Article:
The toy guns. I hate them. I hate them and I won’t buy them for Max. Instead, I buy him colors, paints, pens and notebooks he can fill with words, drawings, and stories. I give him things he can build (or knock down) without hurting anyone. I teach gentle hands (with people, animals, and places). I want to believe my intentions and actions will give Max a place where peace has a chance to happen.

I dedicate this post to all the brave men and women, past, present and future who have served or will serve this country at war or at peace. Thank you. 

Here is a collection of websites and articles:

John Moore and a photo of grief from Arlington National Cemetary


A dog keeps watch


The first woman from the Oklahoma National Guard killed in combat will be laid to rest: http://www.tulsaworld.com/news/article.aspx?subjectid=511&articleid=20111110_11_A4_CUTLIN331370

At War: Notes from the Front Lines (about homeless veterans): http://atwar.blogs.nytimes.com/2011/11/08/study-finds-homeless-veterans-stay-homeless-longer-than-others/

100K Homes: http://100khomes.org/

From Sesame Workshop and Sesame Street:Talk, Listen, Connect –Toolkit for Military Families: http://www.sesamestreet.org/parents/topicsandactivities/toolkits/tlc

Families Near and Far: http://www.familiesnearandfar.org/resources/grief/coviewing/

Fantastic info about grief and the grieving process on their resources page –Good Grief: http://www.good-grief.org/

Talking with Kids About News: http://www.pbs.org/parents/talkingwithkids/news/

Courage to Talk (regarding war injuries): http://www.couragetotalk.org/talking.children.php

Coming Home: Veterans Readjusting to Civilian Life: http://www.pbs.org/pov/regardingwar/conversations/coming-home/

The Bob Woodruff Foundation: helping to heal the physical and psychological wounds of war. http://www.reMIND.org

National Veterans Art Museum: http://www.nvvam.org/

International Art Therapy Organization: http://www.internationalarttherapy.org/militarytrauma.html

Women, War & Peace: http://www.pbs.org/wnet/women-war-and-peace/category/full-episodes/

I Want to Let Go But Not Give Up

On Wednesday, the eve of Rosh Hashana, the Jewish New Year, 5772, I heard the sharp buzzing of a neighbor’s leaf blower. I shut the window.  I turned to apples and honey and Max. The buzzing was a reminder that there will always be external noise. So, how to quiet the mind? The home?

Max tells me about his day. Little snippets of stories, just enough to make me wonder about all the things I don’t know. Just enough to imagine what his whole day was like (there was a prayingmantis, a popcorn party, and a page with typewritten letters, including m-a-x). I only know for sure the before and after. The clinging to me in the morning. The anger when I picked him up. A day book-ended by tears and soothed with snuggles and kisses. We dip more apples in honey. “This is sweet and good.” Yes, Max, sweet and good.

I’m feeling uncertain and fearful about so much that’s going in our country and world. On the flip side, I’m also determined and hopeful. For today, I want to believe that if I focus on what is directly in front of me, I can at least create peace here in our home corner. Nothing fancy, just our family, love, food, music, and being together. Removing ourselves from the world of chaos and what appears to be insanity at every turn. I don’t know what else to do, but allow this space. These few days to stop work and the ordinary routine. To slow down. I want to let go of all the mistakes I’ve made this past year (and years past). I must make room for the new ones to come. I need quiet.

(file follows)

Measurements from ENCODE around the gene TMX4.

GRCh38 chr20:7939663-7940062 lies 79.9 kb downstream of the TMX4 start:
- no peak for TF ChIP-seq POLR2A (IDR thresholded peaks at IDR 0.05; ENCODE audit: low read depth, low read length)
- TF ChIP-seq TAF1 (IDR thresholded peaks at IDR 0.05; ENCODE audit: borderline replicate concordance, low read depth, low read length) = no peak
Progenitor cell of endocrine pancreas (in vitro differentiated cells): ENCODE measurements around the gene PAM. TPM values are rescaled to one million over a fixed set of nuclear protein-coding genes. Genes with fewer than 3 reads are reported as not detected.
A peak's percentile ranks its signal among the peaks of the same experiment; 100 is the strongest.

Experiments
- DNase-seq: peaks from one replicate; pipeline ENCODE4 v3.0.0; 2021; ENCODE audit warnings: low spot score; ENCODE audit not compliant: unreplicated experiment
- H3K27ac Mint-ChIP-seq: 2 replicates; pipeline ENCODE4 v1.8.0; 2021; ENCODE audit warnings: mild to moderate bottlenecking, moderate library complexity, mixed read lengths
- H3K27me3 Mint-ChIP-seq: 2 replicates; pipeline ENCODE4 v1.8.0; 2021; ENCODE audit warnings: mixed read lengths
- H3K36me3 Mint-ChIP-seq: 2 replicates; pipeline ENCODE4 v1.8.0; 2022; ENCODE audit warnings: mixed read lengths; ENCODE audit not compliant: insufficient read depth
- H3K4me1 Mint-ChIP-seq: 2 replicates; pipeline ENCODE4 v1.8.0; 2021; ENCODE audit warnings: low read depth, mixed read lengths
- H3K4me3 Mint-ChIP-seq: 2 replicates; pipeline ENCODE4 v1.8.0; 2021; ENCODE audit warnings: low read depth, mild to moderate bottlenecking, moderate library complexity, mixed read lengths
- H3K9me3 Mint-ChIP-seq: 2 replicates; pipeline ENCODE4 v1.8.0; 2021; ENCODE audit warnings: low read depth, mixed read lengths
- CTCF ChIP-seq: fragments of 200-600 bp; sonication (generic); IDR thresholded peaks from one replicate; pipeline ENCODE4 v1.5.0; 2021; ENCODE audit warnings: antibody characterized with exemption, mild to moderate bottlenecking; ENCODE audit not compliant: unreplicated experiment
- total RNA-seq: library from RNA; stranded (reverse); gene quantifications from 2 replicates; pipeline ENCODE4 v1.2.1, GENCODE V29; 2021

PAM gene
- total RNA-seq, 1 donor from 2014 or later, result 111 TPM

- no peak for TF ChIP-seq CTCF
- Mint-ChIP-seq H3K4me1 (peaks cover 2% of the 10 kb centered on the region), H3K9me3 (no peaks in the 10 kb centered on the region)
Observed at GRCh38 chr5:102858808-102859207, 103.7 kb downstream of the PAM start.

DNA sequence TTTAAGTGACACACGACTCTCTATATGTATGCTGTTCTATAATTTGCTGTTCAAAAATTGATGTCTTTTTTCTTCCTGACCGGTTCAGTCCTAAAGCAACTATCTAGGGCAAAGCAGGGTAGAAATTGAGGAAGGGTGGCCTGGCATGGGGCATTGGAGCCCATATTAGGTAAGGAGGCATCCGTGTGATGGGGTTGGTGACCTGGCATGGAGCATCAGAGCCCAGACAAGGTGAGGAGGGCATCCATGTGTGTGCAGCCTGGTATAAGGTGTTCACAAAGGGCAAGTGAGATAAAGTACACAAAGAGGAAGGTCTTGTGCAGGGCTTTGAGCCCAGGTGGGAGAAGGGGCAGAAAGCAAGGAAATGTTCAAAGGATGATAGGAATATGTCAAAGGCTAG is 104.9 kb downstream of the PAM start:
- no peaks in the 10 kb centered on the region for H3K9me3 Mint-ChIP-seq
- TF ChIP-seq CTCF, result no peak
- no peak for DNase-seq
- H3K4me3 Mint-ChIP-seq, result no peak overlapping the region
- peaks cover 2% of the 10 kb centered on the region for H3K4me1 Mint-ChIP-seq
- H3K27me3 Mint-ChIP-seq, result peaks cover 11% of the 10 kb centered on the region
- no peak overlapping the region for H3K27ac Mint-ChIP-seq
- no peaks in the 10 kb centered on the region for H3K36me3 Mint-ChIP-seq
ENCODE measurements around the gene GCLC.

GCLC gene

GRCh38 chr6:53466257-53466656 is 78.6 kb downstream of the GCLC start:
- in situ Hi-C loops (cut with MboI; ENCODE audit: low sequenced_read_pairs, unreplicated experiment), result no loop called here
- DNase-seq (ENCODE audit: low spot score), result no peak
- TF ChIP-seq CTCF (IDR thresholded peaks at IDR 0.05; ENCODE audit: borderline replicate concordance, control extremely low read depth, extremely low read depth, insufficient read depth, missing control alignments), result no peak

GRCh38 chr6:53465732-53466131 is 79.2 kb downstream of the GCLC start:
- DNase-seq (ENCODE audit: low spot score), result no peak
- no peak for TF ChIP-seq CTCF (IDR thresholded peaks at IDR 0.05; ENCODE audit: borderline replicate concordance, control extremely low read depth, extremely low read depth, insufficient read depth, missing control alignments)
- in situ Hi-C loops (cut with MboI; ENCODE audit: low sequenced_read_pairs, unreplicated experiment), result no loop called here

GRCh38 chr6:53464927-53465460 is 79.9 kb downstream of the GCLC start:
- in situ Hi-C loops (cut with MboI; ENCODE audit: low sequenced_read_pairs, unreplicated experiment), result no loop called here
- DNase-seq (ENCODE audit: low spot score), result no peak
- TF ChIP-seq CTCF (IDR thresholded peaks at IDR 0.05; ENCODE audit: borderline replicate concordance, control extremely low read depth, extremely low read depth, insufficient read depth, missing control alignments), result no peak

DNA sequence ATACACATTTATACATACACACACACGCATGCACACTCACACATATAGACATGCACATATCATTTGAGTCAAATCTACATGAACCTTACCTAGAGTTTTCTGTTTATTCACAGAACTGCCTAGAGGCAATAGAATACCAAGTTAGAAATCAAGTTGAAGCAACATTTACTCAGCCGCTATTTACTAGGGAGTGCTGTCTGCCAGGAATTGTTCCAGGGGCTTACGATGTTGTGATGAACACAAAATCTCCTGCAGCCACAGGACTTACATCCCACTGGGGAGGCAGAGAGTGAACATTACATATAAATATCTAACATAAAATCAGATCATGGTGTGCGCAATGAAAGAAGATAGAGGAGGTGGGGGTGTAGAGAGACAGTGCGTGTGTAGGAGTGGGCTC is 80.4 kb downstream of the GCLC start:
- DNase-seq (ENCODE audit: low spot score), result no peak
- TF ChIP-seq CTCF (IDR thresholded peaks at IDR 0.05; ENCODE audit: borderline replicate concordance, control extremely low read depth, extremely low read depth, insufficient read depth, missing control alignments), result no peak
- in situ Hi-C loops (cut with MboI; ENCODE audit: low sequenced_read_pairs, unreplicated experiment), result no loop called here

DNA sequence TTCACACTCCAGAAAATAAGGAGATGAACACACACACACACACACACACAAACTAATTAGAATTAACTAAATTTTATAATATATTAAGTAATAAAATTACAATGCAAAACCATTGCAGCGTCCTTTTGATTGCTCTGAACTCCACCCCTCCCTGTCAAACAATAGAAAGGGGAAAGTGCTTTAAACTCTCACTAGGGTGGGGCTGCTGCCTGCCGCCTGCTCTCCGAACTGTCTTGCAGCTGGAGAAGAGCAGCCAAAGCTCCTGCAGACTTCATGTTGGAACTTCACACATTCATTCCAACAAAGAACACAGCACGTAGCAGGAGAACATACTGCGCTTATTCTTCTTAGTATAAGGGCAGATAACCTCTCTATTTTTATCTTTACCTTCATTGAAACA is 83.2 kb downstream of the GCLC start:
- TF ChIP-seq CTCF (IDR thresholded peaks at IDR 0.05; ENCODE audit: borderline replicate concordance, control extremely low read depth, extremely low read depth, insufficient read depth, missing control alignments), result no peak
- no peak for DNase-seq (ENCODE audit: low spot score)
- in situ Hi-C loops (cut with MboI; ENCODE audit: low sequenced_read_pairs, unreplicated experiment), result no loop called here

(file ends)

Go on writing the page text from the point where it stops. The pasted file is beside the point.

If I’ve hurt you, knowingly or unknowingly, please forgive me.

Maybe I’m just a hopeless hippie who belongs on a farm picking flowers.  But should we give up on flowers? Air? Water? Our planet? I’ll pick flowers for the dinner table. It is a beautiful day.

Then there is pure joy. There is love.


I want to accept who I am and accept others for who they are, where they are. I want to get Max to school on time more often.

What comforts me: Music, dancing, reading, being near trees or water. A nap. Getting and giving hugs from my family and friends. Doing something to help someone else gives me an instant boost. Laughing. If I can make you laugh, my day is made.

Peace happens

I hope I live up to the promises I make.

For myself, I wish:

  • To have more patience.
  • To not let fear stop me.
  • To listen better.

I hope we all find a way to get through and around what the world throws at us. I wish, truly and sincerely, for peace everywhere. I mean peace in our hearts, families, work, and also peace on the streets, in our governments, and other seemingly crazy, tall order wishes that I harbor. Peace in Jerusalem. I’d like to believe. I want to believe, even when I don’t. I want to give up, and not let go. I want to let go, but not give up.

Peace Stamp

Max helped plant this apple tree given to him by his Saba (Grandpa) Jerry in April, 2011.

Newly planted Apple Tree, April 2011

It’s grown quite a bit, as you can see here.

Checking growth, September 2011

If nothing else, change is inevitable. Max and his tree are proof. I hope we all continue to grow and move forward, each with our wants, needs, and dreams. One day at a time, one moment, one pile of laundry, one sunrise, one sunset, one tantrum, one drop, one tree, one word at a time.

Beach wonders

I love my family, I love my friends. I love life. I think our planet is a beautiful place. I don’t want to give up. I hope we can keep the world spinning for one more year. I think it’s up to us.  And in the meantime, I look around and see what is beautiful and good right here and now.

I am thankful.

Love and peace,


PS. Up until the recent protests on Wall Street, I’ve been wondering,  where are all the hippie – young people protestors?  I really liked this post from Toni Nagy (on Huffpost Parents). “Wall Street: A Reason to Rethink Parenting.”